Patrick’s grand-daughter Mary recalls the story from her mother, Claire: “How she would not let him in, as a smart teenager from NYC knows how to refuse entrance to any strange men”. It must have been quite shocking to have a relative from NZ arrive on your doorstep unannounced with WW2 in full swing. Her mother would laugh as she explained that Uncle Maurice was refused entrance until he quoted his whole Family Tree, including distant cousins. Then and only then was he allowed in. But it was quite the opposite when it was time for him to leave. Claire stated that everyone cried as Uncle Maurice left, as they instinctually knew that they would never see each other again. He was the first familial connection she had every truly had to her deceased father Dexter and the first time she physically met a family member from her Irish roots. She said it was one of the most important nights of her life.
A Munster Express newspaper cutting records a family celebration for him in Knockmoylan, during his visit. "Home from New Zealand. Mr. Maurice Leo Aylward, Knockmoylan, Ballyhale, who is home on business from New Zealand, after an absence of 15 years, is secretary of the Eire National Association in Wellington, which was organised at the outbreak of war for the purpose of safeguarding the rights and interests of Irish Nationals in New Zealand in keeping with the status of Eire as a neutral State. Mr. Aylward arrived home last December having travelled through the United States.
A son of Mrs. and the late Edward Aylward, he is brother of Mr. Bob Aylward, well known Carrickshock hurler; Garda Ed. Aylward, Dublin; Mr. William Aylward, Melbourne; Mrs. P. Hartley, Slieverue; Mrs. Frisby, Waterford; Mrs. Kenneally, Cottierstown and Sr. Frances Clare, St. Mary's Convent, Lincolnshire. He won the Kilkenny County Junior Hurling Championship with Carrickshock in 1928 and subsequently played in Australia, where the GAA has a firm foothold. Mr. Aylward, who is a regular reader of the Munster Express in New Zealand, intends to return again to the latter country, when he has concluded his business visit to Eire early in July".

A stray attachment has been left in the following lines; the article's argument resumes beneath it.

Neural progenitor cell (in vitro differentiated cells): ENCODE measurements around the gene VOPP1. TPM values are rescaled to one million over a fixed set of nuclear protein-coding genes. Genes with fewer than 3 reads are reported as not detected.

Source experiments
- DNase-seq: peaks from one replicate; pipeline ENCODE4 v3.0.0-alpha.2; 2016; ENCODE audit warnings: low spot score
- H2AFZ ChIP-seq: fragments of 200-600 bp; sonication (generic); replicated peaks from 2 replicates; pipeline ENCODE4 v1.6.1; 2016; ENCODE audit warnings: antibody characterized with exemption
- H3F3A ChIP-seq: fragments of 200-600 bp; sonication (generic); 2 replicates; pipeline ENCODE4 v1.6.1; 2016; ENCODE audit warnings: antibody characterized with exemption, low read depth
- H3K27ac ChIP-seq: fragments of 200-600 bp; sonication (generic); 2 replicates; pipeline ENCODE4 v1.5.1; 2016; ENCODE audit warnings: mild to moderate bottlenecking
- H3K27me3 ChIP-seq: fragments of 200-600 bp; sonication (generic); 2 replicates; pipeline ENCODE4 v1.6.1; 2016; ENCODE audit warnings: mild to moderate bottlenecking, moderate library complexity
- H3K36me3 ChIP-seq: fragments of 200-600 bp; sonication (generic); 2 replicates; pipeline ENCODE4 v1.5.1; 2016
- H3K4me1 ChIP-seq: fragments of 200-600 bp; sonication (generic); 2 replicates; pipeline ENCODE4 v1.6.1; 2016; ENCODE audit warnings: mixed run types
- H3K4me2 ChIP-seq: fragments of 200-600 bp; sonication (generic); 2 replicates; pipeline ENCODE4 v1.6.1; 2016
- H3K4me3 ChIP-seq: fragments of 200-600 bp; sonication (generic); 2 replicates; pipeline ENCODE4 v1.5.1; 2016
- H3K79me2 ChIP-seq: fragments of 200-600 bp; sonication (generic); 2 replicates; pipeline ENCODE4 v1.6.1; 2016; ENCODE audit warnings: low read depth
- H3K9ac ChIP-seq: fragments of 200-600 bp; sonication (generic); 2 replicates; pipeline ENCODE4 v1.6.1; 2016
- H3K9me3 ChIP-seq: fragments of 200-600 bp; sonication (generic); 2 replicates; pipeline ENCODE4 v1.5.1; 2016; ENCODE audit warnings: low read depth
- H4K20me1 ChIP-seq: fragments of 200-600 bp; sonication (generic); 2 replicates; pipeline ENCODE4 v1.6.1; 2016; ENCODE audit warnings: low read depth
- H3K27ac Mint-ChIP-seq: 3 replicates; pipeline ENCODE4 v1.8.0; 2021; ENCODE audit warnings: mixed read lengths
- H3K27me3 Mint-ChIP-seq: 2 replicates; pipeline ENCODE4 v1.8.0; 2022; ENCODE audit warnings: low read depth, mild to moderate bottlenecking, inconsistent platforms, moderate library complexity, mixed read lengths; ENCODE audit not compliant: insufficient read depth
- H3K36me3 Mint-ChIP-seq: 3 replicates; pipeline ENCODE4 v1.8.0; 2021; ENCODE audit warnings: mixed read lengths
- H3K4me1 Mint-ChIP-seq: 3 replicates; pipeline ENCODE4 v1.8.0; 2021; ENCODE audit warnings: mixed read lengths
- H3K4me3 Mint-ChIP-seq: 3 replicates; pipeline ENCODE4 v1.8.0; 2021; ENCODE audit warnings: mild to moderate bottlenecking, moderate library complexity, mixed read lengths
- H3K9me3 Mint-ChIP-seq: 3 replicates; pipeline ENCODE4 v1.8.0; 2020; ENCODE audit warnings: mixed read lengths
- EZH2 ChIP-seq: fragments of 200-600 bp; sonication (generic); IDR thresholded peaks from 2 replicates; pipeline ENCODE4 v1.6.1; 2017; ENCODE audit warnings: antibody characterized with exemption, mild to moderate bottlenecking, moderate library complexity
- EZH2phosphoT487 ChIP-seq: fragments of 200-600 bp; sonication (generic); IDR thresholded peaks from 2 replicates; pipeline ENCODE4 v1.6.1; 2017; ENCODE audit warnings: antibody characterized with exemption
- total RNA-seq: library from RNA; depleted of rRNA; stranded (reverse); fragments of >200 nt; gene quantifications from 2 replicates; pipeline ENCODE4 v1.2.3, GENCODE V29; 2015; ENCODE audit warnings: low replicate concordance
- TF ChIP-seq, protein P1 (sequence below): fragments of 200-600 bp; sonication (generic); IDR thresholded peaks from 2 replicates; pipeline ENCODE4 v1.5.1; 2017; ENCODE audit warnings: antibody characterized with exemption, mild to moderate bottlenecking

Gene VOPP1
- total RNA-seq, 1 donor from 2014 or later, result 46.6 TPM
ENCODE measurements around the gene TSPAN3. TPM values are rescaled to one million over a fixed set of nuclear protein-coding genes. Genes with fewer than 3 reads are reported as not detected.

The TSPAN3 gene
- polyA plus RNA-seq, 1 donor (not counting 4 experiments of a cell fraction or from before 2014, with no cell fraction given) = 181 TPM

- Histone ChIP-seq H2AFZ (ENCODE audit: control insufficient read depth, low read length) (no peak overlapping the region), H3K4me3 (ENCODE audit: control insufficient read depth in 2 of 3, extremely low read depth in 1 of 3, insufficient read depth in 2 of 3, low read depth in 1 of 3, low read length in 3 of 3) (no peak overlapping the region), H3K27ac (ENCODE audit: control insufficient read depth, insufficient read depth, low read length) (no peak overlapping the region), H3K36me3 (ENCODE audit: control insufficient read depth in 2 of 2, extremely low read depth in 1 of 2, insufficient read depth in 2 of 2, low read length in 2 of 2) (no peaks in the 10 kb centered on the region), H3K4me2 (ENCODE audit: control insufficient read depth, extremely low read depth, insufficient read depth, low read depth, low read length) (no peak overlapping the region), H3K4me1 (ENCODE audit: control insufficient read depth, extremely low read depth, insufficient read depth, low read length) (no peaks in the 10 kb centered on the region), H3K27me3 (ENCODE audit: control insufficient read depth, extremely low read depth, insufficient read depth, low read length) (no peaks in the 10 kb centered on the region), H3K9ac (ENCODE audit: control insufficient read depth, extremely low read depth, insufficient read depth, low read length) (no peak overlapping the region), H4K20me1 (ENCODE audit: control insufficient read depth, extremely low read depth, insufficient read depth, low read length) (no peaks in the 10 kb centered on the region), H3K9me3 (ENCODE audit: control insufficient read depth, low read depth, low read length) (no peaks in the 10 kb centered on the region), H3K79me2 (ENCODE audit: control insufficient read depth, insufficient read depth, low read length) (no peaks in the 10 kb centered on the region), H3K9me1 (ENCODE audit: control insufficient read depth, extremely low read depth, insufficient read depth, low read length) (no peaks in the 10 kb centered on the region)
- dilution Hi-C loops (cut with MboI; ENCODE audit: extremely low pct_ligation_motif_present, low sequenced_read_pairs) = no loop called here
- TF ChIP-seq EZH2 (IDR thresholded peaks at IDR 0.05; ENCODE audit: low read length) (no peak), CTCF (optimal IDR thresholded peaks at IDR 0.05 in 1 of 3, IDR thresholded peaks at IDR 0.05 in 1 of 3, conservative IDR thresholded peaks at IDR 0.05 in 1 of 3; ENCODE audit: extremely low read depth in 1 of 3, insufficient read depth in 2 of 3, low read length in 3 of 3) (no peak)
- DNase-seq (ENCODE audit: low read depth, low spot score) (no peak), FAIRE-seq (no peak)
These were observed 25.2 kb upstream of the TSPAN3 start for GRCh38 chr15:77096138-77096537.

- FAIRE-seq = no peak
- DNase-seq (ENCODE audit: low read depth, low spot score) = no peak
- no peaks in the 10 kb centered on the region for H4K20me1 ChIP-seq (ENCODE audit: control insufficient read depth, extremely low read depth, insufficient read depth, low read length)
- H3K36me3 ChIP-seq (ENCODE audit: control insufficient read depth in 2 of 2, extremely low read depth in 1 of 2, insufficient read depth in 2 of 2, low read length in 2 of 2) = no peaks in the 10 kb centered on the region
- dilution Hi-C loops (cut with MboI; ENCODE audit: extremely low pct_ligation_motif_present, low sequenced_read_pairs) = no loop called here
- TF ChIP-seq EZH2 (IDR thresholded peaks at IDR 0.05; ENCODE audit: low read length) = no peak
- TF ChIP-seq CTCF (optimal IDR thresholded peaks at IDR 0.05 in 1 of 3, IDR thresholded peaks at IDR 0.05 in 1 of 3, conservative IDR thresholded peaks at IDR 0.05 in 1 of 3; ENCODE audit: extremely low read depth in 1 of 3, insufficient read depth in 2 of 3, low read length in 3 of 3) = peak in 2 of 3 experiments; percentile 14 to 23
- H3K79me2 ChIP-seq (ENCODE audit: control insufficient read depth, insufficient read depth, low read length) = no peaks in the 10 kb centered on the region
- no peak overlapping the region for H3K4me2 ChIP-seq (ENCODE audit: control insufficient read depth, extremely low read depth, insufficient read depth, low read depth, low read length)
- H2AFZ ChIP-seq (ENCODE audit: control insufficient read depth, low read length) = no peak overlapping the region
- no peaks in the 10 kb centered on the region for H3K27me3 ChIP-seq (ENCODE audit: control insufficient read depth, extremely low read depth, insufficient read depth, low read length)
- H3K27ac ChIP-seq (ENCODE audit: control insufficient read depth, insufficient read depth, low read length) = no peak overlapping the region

Maurice was also a committee member of the Wellington Irish Society. He served as Assistant Hon, Secretary from 1943 to 1944 and was Vice President from 1944 to 1946 before serving as President from 1946 6o 1947. Apart from his political and Irish social activities we know that Maurice worked at different times as a farm manager or farm contractor. He was also quite skilled at preserving meat that had been slaughtered (called a freezing hand in NZ) and as a fencing contractor for many farms.
In 1969, just a short time before his death, he was visited by his sister Kathleen. She recalled that not knowing that he had cancer, he had planned to visit his homeland in Feb. 1970. However, he died in hospital in Opunake where he lived, on December 6th. 1969 after suffering a heart attack. He is buried in Opunake in the New Lawn cemetery. From the cemetery you can see Mt Taranaki - a beautiful resting place. The executor of his will was his friend Richard Thomas Hogan, a farmer of Opunake.
Peter Burke a New Zealand journalist, has written an excellent book entitled “True to Ireland”, published in Wellington and Dublin in 2019, which details the story of the Eire National Association, founded to resist conscription into the British Army in WWII.
|Date of Birth||14th May 1909|
|Date of Death||6th Dec 1969|